A slapdash rollout and decision at odds with the international community are an uncomfortable fit for the complex and hotly contested political history of the Golan Heights.
Latest in Syria
The U.S. and EU have made significant progress toward justice and accountability for the crimes committed by the Syrian regime and its supporters.
Germany and France have arrested former members of the Assad regime—including the most senior former official arrested so far—for serious violations of international law, including crimes against humanity.
China's economic and security interests in Syria are drawing it deeper into the Middle East.
President Trump’s unexpected announcement of U.S. withdrawal from Syria holds special significance for Washington’s Syrian- Kurdish partners, who have been essential in the fight against Islamic State.
As new U.N. Special Envoy for Syria Geir Pedersen prepares to assume his position on January 7, it is an opportune time to revisit the Syrian constitutional drafting effort and its role within the larger Syrian peace process.
The Syria deployment was never well thought out. But it is both tragic and dangerous that the U.S. deployment is ending in an even less coherent way.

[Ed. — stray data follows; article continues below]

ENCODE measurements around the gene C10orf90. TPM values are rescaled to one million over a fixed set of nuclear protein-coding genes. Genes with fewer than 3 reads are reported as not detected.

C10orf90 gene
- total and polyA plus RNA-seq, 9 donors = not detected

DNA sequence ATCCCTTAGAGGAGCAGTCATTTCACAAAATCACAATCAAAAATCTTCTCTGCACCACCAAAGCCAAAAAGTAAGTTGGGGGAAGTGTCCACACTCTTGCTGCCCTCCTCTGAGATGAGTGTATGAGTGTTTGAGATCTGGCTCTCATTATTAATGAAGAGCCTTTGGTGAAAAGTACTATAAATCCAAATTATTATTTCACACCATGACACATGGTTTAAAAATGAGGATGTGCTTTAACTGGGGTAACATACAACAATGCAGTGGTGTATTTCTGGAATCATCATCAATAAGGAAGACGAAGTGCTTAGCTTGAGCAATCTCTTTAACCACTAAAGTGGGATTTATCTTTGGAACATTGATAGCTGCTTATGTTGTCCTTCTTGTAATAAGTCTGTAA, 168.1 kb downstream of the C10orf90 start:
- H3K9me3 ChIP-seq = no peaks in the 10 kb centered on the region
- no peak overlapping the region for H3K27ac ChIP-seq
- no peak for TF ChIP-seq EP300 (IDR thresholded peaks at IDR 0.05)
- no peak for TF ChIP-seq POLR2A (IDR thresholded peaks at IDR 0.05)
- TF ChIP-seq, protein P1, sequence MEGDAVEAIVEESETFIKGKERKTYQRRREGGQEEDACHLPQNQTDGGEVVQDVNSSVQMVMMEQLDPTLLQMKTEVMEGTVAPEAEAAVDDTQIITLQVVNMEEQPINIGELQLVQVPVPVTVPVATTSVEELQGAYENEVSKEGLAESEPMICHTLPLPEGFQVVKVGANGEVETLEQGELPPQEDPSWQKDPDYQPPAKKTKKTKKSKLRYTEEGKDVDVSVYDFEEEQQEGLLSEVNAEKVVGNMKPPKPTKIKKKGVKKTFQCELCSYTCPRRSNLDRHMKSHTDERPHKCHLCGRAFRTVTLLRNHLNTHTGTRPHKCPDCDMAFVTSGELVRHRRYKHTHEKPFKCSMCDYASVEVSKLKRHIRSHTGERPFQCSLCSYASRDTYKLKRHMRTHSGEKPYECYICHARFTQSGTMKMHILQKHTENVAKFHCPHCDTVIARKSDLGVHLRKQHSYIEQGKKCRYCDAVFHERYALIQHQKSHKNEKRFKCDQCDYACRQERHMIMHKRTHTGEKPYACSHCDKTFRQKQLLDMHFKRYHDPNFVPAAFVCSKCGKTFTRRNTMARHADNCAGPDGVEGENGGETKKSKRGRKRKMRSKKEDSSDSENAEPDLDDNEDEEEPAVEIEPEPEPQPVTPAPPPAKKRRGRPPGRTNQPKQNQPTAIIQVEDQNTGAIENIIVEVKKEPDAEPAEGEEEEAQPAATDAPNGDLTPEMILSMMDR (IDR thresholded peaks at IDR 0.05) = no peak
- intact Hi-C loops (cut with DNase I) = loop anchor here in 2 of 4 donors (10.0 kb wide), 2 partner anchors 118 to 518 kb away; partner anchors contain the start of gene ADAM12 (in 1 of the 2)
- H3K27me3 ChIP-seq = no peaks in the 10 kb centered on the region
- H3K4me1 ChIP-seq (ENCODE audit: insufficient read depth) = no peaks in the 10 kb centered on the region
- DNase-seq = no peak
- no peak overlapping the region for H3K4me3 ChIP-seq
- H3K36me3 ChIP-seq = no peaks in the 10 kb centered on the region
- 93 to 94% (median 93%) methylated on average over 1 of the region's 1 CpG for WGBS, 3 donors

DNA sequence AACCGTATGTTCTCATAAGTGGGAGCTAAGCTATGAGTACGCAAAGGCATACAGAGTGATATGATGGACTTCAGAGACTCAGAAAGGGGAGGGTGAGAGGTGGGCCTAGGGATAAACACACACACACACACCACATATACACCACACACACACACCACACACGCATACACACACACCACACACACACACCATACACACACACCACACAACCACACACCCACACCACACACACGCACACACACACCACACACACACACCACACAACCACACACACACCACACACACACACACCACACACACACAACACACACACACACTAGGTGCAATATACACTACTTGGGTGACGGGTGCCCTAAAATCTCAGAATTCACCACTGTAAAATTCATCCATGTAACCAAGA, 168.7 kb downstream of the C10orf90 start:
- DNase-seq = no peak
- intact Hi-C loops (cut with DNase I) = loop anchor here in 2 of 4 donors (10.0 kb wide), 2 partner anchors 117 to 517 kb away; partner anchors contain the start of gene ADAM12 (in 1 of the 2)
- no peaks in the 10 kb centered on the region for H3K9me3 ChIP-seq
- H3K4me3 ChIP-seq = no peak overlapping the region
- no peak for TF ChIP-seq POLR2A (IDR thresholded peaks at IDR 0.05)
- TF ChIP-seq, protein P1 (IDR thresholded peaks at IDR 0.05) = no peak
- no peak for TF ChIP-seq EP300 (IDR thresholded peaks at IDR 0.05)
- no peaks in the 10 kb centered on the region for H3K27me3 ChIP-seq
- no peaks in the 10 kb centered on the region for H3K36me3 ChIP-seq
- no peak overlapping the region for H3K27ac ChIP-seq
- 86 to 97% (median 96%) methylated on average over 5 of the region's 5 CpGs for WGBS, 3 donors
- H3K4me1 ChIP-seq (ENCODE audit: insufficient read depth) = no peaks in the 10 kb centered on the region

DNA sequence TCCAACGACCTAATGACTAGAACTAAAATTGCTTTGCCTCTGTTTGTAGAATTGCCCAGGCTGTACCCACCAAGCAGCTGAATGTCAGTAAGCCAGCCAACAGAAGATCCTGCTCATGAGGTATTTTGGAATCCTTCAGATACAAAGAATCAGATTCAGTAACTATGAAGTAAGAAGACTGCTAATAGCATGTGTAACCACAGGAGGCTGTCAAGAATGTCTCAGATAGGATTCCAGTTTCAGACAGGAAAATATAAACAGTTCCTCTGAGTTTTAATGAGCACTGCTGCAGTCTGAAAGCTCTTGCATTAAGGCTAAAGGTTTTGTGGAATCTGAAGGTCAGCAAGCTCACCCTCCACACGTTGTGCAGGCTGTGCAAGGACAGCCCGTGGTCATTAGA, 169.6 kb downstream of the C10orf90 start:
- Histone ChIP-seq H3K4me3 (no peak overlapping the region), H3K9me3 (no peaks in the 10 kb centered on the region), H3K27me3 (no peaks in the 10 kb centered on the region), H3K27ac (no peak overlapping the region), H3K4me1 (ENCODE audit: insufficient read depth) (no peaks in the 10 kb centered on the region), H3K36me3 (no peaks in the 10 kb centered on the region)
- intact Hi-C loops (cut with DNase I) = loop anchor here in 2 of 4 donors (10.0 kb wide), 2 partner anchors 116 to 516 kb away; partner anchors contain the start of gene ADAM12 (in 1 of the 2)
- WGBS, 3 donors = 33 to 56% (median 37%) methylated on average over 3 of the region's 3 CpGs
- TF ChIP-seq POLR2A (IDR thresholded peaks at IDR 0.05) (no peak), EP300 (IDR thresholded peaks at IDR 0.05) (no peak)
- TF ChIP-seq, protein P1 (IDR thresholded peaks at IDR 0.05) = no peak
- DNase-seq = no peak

Here is the Winter 2018 Supplement for Bradley & Goldsmith, Foreign Relations Law: Cases and Materials (6th ed. 2017). These materials cover, among many other things, the Supreme Court’s decision in Trump v. Hawaii (the “travel ban” case), which is excerpted with questions; the Supreme Court’s decision in Jesner v.
After more than seven and a half years of death and destruction, the prospect of accountability for the Syrian conflict is not completely hopeless.
Counterterrorism officials must be on alert for the next cause that, like in Syria, produces a surge of foreign fighters and terrorism. But they should not assume past is prologue.